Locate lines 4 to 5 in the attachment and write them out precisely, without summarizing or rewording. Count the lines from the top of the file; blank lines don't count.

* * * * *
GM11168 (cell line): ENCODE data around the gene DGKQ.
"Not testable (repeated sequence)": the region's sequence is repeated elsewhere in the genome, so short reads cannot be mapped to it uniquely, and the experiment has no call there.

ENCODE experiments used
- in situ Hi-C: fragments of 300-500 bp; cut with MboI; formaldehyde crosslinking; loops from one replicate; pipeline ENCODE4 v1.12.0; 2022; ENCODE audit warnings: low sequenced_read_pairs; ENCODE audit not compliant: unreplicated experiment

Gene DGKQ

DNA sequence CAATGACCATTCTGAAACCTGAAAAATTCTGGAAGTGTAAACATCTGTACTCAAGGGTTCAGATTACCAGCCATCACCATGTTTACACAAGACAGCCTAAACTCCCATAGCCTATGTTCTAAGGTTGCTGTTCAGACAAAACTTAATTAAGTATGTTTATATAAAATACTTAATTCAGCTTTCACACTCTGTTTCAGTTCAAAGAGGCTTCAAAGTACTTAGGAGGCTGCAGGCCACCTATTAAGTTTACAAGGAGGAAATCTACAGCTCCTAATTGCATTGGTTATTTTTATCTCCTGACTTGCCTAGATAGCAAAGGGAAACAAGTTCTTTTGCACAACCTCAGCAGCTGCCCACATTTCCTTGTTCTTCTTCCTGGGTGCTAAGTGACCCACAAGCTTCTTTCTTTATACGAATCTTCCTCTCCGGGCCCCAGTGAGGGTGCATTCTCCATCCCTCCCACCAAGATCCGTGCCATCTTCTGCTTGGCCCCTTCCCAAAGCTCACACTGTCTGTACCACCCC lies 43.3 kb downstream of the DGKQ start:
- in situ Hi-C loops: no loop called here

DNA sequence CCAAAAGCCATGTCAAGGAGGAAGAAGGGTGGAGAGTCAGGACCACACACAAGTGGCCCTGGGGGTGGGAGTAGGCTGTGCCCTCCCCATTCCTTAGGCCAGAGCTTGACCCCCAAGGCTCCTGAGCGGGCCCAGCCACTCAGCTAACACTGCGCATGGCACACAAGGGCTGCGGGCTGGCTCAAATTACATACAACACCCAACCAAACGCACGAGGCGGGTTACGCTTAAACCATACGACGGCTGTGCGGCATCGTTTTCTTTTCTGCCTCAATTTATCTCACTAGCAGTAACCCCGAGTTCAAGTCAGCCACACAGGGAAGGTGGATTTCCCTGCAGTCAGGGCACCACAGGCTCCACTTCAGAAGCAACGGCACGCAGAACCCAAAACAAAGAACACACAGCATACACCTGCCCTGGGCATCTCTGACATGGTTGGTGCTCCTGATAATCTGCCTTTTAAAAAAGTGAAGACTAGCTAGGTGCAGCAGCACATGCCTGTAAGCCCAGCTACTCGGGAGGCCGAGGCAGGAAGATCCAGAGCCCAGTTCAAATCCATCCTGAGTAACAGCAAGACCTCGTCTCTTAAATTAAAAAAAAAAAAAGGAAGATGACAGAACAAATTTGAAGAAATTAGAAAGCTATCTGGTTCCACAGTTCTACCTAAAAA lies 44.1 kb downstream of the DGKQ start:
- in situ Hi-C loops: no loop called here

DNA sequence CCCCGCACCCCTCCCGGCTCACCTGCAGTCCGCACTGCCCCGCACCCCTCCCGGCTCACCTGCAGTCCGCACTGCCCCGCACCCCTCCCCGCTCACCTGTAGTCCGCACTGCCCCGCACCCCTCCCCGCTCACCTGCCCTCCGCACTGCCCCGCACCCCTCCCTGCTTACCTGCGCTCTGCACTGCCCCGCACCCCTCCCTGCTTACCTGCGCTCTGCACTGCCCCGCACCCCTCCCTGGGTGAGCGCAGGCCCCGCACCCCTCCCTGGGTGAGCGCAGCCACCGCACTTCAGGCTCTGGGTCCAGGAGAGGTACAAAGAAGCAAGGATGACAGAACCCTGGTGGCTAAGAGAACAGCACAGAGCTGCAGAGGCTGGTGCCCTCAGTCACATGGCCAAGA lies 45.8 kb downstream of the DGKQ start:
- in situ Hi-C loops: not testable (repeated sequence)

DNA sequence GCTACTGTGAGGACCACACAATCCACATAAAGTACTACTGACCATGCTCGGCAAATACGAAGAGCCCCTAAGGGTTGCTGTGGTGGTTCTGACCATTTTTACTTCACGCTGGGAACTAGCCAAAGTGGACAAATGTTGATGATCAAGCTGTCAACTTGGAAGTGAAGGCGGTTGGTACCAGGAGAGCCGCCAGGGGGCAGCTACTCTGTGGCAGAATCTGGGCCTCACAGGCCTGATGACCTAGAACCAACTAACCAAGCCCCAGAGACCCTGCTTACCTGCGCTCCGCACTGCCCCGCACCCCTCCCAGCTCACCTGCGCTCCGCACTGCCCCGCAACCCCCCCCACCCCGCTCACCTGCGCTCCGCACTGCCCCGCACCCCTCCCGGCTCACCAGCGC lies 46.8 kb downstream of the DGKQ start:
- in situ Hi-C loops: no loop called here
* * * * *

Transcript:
- in situ Hi-C: fragments of 300-500 bp; cut with MboI; formaldehyde crosslinking; loops from one replicate; pipeline ENCODE4 v1.12.0; 2022; ENCODE audit warnings: low sequenced_read_pairs; ENCODE audit not compliant: unreplicated experiment

Gene DGKQ